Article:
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How to Use Column-Name Join and Inner Join in SQL

SQL offers several different types of joins, including the column-name join and inner join, to help you accomplish your specific task. Here are some examples to help guide you on your SQL journey.

Column-name join

The column-name join is like a natural join, but it’s more flexible. In a natural join, all the source table columns that have the same name are compared with each other for equality. With the column-name join, you select which same-name columns to compare. You can choose them all if you want, making the column-name join (effectively) a natural join.

Or you may choose fewer than all same-name columns. In this way, you have a great degree of control over which cross-product rows qualify to be placed into your result table.

Suppose you’re a chess-set manufacturer and have one inventory table that keeps track of your stock of white pieces and another that keeps track of black pieces. The tables contain data as follows:

-----      -----
Piece Quant Wood   Piece Quant Wood
----- ----- ----   ----- ----- ----
King 502 Oak   King  502 Ebony
Queen 398 Oak   Queen 397 Ebony
Rook 1020 Oak   Rook 1020 Ebony
Bishop 985 Oak   Bishop 985 Ebony
Knight 950 Oak   Knight 950 Ebony
Pawn 431 Oak   Pawn  453 Ebony

For each piece type, the number of white pieces should match the number of black pieces. If they don’t match, some chessmen are being lost or stolen, and you need to tighten security measures.

A natural join compares all columns with the same name for equality. In this case, a result table with no rows is produced because no rows in the WOOD column in the WHITE table match any rows in the WOOD column in the BLACK table.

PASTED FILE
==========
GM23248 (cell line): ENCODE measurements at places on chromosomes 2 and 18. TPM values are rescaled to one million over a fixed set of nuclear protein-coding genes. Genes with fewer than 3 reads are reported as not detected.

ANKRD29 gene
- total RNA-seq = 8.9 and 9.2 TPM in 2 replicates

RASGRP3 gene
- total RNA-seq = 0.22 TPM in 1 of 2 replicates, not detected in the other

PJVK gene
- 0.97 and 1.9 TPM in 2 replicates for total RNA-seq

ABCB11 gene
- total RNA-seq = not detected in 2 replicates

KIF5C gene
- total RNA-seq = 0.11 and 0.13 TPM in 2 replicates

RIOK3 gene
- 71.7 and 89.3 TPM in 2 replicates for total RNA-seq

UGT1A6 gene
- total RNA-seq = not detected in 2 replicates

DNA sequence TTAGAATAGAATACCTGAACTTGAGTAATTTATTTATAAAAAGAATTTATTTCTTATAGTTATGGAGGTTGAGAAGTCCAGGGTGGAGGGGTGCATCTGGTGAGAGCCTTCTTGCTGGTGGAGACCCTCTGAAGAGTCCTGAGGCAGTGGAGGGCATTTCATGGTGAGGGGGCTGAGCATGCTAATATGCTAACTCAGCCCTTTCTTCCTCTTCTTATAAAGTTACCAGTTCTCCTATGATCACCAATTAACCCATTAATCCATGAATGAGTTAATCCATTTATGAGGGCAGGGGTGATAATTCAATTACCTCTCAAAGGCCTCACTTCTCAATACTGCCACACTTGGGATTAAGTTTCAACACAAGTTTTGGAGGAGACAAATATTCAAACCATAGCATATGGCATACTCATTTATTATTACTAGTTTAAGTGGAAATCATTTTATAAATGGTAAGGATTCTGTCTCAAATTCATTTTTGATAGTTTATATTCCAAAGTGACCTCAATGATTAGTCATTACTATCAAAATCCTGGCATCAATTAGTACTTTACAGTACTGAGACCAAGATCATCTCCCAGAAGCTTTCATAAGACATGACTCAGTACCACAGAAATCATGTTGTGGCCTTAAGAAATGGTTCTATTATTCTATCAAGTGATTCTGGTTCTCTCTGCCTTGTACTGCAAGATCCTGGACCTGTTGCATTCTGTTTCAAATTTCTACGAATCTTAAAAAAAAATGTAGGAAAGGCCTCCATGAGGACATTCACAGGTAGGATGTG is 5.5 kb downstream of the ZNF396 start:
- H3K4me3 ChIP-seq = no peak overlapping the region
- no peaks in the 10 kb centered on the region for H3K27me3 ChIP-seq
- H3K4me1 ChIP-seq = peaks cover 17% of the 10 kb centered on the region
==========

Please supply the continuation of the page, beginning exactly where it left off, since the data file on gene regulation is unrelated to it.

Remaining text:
This result table doesn’t help you determine whether any merchandise is missing. Instead, do a column-name join that excludes the WOOD column from consideration. It can take the following form:

 USING (Piece, Quant) ;

The result table shows only the rows for which the number of white pieces in stock equals the number of black pieces:

Piece Quant Wood Piece Quant Wood
----- ----- ---- ----- ----- ----
King 502 Oak King 502 Ebony
Rook 1020 Oak Rook 1020 Ebony
Bishop 985 Oak Bishop 985 Ebony
Knight 950 Oak Knight 950 Ebony

The shrewd person can deduce that Queen and Pawn are missing from the list, indicating a shortage somewhere for those piece types.

Inner join

By now, you’re probably getting the idea that joins are pretty esoteric and that it takes an uncommon level of spiritual discernment to deal with them adequately. You may have even heard of the mysterious inner join and speculated that it probably represents the core or essence of relational operations.

Well, ha! The joke’s on you: There’s nothing mysterious about inner joins. The column-name join could have been formulated in the last example as an inner join by using the following syntax:

 USING (Piece, Quant) ;

The result is the same.

The inner join is so named to distinguish it from the outer join. An inner join discards all rows from the result table that don’t have corresponding rows in both source tables. An outer join preserves unmatched rows. That’s the difference. Nothing metaphysical about it.

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